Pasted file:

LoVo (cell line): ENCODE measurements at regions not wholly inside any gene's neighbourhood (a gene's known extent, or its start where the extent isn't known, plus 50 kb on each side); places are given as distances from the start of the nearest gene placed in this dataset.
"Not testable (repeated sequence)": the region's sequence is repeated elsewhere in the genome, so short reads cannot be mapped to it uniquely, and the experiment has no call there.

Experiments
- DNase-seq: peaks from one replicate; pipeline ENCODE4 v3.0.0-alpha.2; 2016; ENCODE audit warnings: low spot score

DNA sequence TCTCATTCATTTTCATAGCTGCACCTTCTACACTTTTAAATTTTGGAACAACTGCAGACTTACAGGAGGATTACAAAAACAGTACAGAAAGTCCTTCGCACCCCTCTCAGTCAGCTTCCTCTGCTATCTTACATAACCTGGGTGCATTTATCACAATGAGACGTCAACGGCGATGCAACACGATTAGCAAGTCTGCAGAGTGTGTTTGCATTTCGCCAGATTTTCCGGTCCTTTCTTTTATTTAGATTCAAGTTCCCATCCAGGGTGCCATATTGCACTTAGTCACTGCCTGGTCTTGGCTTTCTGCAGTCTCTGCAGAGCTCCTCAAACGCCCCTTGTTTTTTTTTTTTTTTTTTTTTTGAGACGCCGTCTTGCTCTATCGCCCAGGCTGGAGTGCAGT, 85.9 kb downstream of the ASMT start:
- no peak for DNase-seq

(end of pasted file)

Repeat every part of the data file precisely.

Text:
LoVo (cell line): ENCODE measurements at regions not wholly inside any gene's neighbourhood (a gene's known extent, or its start where the extent isn't known, plus 50 kb on each side); places are given as distances from the start of the nearest gene placed in this dataset.
"Not testable (repeated sequence)": the region's sequence is repeated elsewhere in the genome, so short reads cannot be mapped to it uniquely, and the experiment has no call there.

Experiments
- DNase-seq: peaks from one replicate; pipeline ENCODE4 v3.0.0-alpha.2; 2016; ENCODE audit warnings: low spot score

DNA sequence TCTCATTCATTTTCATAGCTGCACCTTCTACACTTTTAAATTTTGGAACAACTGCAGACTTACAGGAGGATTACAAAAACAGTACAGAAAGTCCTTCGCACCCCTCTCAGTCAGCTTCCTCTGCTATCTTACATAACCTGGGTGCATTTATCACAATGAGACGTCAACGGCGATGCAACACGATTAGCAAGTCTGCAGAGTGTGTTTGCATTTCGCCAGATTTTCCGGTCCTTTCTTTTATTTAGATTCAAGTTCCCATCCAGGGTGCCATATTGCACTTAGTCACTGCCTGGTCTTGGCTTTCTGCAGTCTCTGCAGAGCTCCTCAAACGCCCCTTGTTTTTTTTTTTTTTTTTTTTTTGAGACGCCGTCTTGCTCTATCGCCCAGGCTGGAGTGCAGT, 85.9 kb downstream of the ASMT start:
- no peak for DNase-seq